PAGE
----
Gig Economy Simplified
While “Gig Economy” is still an emerging term, the technology and social trends that underpin it are largely mature, particularly as the generation referred to as Millennials reach the prime of their careers.
Born in the last quarter of the 20th century, many Millennials were in their early careers – perhaps in their first post-college jobs – when the global financial meltdown hit in 2007-08, This crisis Impacted salaries and real-term earnings, as well as the availability of jobs, for the better part of a decade.
This generation has grown up using the internet and mobile phones – many have had smartphones since their early teens. Therefore, it is not surprising that when faced with the prospect of being unemployed, many Millennials looked to online resources in order to find interim work.
These reluctantly self-employed “e-trepreneurs” joined those freelance or contract workers already deliberately using the internet which provides career control. Together they have fuelled the rapid rise of the Gig Economy: a substantial self-employed workforce that uses online job boards, freelancer market places and temporary recruitment agencies to move from one project to another, getting paid for the work they do along the way. Gig Economy is work on demand delivered by workers on demand.
At the same time, new websites have sprung up to serve this new workforce – with ‘online workplaces’ like Upwork and Field Nation helping to align talented individuals with the companies that need them. And where a one-off collaboration goes well, the same individual can be re-booked again for future contracts, subject to their availability in times of high demand.
Working in this way aligns with some of the core characteristics of the millennial generation, such as tech savviness, independent thinking and a strong desire for a positive work-life balance. Also, it offers opportunities for the companies that hire them to gain access to a flexible and highly talented workforce.
Employers are not required to provide vacation or sick pay, pension contributions and health care benefits. Moreover, this work force does not expect to get anything for free – the employer gets what it pays for, and only pay for what you get.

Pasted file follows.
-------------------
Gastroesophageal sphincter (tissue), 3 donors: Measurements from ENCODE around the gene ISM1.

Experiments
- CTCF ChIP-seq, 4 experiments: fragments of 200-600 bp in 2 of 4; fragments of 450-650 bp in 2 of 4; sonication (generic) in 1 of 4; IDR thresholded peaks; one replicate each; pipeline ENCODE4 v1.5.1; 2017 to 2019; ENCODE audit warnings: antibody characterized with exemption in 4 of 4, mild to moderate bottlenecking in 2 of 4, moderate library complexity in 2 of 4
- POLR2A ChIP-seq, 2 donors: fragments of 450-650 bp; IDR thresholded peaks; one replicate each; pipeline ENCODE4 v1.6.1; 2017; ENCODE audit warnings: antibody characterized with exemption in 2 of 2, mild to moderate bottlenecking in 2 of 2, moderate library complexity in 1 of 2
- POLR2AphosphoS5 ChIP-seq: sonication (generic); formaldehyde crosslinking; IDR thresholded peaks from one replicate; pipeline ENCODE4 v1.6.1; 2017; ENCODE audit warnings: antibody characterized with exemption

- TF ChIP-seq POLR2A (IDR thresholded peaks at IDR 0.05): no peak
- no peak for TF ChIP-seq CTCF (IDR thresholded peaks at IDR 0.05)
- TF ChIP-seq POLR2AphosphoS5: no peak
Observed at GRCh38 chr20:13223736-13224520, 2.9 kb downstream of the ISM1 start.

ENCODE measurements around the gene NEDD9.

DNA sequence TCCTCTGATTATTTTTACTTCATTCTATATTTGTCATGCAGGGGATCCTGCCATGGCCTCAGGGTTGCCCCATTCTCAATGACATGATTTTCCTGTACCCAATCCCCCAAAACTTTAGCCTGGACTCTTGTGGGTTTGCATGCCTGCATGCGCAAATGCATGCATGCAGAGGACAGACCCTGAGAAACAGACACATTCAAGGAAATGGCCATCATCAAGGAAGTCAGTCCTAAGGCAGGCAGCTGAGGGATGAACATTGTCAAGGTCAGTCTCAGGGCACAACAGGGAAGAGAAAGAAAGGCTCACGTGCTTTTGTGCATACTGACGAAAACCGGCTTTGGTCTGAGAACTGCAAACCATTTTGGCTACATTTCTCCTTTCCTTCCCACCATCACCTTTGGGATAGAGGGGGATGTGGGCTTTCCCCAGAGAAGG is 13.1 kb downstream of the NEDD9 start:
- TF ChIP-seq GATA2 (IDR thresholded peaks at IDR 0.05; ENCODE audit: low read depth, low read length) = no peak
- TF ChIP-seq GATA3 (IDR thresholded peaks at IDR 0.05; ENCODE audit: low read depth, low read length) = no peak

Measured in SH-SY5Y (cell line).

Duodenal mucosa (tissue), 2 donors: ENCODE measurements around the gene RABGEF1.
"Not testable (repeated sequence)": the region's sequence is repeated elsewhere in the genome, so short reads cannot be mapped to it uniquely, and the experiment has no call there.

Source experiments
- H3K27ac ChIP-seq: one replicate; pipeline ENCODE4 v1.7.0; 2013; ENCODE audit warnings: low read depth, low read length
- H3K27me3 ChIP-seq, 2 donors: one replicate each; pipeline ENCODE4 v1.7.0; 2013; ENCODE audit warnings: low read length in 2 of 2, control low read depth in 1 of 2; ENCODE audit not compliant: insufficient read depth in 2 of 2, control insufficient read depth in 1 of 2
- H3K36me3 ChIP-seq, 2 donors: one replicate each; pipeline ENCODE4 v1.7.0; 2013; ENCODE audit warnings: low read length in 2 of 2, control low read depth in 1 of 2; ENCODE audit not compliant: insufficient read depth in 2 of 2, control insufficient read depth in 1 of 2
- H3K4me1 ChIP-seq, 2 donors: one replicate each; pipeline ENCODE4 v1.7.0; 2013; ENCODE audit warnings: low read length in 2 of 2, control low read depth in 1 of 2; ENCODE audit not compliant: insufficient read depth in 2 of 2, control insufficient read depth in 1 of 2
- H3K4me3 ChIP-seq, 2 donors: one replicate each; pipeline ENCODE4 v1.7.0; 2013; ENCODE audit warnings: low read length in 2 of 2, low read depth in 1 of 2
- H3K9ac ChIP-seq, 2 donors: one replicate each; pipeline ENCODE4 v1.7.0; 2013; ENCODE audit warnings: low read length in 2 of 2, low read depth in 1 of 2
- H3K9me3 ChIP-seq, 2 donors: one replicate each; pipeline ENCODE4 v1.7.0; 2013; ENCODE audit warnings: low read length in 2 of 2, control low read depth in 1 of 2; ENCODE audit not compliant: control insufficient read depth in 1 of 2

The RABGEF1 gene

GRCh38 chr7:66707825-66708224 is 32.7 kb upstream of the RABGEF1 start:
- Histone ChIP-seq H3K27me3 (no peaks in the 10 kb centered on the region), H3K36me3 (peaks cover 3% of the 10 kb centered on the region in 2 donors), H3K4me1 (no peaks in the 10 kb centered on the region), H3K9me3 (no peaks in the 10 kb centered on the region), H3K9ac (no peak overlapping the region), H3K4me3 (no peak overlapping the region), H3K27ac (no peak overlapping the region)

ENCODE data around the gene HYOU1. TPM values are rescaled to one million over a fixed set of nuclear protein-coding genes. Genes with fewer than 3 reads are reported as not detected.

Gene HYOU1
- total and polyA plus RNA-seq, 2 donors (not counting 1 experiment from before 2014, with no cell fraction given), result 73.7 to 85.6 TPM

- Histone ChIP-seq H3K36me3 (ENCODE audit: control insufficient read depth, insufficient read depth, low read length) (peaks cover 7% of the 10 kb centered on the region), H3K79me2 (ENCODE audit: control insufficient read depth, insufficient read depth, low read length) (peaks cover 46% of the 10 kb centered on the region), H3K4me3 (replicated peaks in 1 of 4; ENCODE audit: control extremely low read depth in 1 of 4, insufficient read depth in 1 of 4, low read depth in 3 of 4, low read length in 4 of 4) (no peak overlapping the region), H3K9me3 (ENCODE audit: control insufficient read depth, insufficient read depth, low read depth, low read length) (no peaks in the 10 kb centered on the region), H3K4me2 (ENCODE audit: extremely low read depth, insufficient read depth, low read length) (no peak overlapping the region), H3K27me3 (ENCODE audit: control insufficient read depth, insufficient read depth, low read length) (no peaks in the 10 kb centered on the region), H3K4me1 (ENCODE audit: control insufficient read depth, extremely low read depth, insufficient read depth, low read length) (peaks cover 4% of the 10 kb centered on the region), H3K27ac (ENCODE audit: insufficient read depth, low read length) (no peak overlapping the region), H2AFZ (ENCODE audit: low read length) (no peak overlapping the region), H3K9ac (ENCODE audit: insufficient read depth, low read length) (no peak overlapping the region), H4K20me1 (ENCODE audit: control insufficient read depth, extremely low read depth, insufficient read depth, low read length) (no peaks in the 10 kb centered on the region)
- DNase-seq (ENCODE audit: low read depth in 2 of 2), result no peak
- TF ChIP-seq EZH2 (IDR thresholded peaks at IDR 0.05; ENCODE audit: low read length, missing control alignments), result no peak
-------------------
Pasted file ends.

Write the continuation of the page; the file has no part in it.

Many Millennials do not consider such benefits to be a priority, preferring the high level of flexibility and freedom their self-employment allow. Further, the Millennials believe that the financial collapse created a doubt about the value of full time employment.
The Gig Economy may also be the best way to attract creative individuals, who may feel stifled in a permanent office-based role. For employers in creative industries, this is a way to get the job done, without having to maintain an in-house team of permanent talent.
Recruiting these individuals requires a change of thinking, but not necessarily a seismic shift, as recruiters have long been using job boards and social networks to advertise vacancies and headhunt the best candidates. Employer options now include: 1) listing your job and accepting bids, 2) proactively inviting contractors to apply for a job, or 3) simply searching for a suitable individual and inviting them to work for you.
While employers may lose some of their control compared with a permanent workforce, they also receive much more flexibility and the ability to adapt to changing market conditions. For these reasons, the Gig Economy has proved popular not only with freelancers and contractors, but also with the companies that gain from accessing their talents as and when they are needed.
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